Sport of the Month London Surfing
Usually surfing is associated with Hawaii and California in the United States, but don’t be fooled by the American surfer dude stereotype, there are plenty of dedicated surfers in the UK as well. Surfers in the UK span from Lands End to John O’Groats.
Don’t be misled: it may take years to become an expert surfer, but it will only take a few minutes to have a great deal of fun starting to surf.
What is surfing?
In very basic terms, surfing is a surface water sport in which a person balances on a board over the breaking ocean waves.
Surfing has been around for over 2,000 years in the Pacific Ocean. People have been surfing in the UK for a shorter period of time, however. The British Surfing Association was founded in 1966 and is the national governing body for surfing in the UK.
Why should I participate in surfing?
Surfing is a physically demanding sport. Surfing increases stamina and tones your body. Running, cycling and swimming will all help tone the muscles needed for surfing. Surfing is a balancing sport, so the more you surf, the better your balance will be.
Surfing is a physical sport and though all ages and skill levels are encouraged to try, you should be reasonably fit and be able to swim at least 50 metres in open water before planning any surfing trips.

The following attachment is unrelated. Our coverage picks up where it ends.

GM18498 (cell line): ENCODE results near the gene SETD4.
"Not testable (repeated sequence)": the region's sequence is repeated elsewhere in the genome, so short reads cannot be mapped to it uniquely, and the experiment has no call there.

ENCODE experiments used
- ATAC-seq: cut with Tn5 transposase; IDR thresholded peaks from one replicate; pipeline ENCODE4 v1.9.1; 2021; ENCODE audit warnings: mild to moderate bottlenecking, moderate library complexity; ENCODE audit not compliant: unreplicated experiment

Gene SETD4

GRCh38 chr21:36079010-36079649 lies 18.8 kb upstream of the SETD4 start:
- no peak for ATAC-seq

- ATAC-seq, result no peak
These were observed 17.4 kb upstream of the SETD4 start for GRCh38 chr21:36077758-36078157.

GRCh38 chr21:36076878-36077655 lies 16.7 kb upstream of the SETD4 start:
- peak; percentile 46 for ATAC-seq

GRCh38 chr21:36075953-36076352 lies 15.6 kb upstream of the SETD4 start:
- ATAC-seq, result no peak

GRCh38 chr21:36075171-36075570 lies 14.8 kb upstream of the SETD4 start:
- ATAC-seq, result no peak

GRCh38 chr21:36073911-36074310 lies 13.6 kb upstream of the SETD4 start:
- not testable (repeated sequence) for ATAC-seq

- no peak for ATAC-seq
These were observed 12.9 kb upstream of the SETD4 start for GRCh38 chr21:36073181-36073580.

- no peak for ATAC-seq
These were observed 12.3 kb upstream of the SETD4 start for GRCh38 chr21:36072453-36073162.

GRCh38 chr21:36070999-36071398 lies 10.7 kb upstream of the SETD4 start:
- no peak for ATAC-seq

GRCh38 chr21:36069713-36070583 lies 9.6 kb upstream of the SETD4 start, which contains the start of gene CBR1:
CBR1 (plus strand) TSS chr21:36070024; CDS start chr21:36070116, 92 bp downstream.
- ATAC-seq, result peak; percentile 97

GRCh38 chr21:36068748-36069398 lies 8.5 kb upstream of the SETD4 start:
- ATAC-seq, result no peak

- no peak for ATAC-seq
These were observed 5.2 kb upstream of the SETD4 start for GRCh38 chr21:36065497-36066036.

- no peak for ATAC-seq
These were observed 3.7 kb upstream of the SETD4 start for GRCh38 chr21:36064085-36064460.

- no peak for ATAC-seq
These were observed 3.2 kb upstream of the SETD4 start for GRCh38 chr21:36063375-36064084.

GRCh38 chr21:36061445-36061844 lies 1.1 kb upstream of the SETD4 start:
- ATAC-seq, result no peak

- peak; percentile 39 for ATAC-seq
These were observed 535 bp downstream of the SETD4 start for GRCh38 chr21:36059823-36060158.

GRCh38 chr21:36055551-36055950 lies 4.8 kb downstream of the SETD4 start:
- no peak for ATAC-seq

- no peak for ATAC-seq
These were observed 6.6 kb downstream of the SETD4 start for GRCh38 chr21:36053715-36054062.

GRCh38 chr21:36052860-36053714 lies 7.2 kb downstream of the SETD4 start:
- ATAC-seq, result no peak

How do I get started?
There are several surf schools in Britain, with the majority located on the West coast. The British Surfing Association website has a full listing of the approved British Surf Schools. All British Surf Schools are graded as either: Foundation, Recreational, Performance, Academy, and Centre of Excellence.
Once you find the right surf school for you, all that is left is to actually learn to surf. According to the BSA, 90% of beginners can stand and ride in their first 3 hour lesson.
The equipment for surfing is pretty simple: a surf board and a wetsuit. Beginners need larger than average boards (at least 12”- 300 mm longer than they are tall) and all boards need a suitable surf leash. Soft skinned surfboards are ideal for learning to surf. A one piece wetsuit, either a full suit or “shorty” is a must for surfing in Britain.
You should never surf without Third Party Insurance Cover, which is mandatory in some areas. Public Liability Insurance is included in membership of the British Surfing Association and covers you for claims of up to £5,000,000 anywhere in the World.
After the basic techniques of paddling, catching, riding and leaving a wave have been mastered improvements and refinements can be made. Help and advice from more experienced surfers or from a BSA Accredited Surf Coach will be very useful as will joining a surf club is an advantage and reading books and surfing magazines.
Further information about surfing and finding a surf school can be found on the British Surfing Association website at www.britsurf.co.uk.